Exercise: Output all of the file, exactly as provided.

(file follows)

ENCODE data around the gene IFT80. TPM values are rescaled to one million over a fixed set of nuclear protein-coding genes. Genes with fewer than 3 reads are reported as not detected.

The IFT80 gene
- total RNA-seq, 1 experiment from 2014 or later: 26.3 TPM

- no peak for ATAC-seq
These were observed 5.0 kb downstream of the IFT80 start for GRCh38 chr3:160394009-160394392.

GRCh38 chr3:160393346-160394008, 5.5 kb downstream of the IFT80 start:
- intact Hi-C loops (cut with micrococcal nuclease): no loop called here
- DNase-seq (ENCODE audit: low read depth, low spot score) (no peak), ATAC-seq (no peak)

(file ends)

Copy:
ENCODE data around the gene IFT80. TPM values are rescaled to one million over a fixed set of nuclear protein-coding genes. Genes with fewer than 3 reads are reported as not detected.

The IFT80 gene
- total RNA-seq, 1 experiment from 2014 or later: 26.3 TPM

- no peak for ATAC-seq
These were observed 5.0 kb downstream of the IFT80 start for GRCh38 chr3:160394009-160394392.

GRCh38 chr3:160393346-160394008, 5.5 kb downstream of the IFT80 start:
- intact Hi-C loops (cut with micrococcal nuclease): no loop called here
- DNase-seq (ENCODE audit: low read depth, low spot score) (no peak), ATAC-seq (no peak)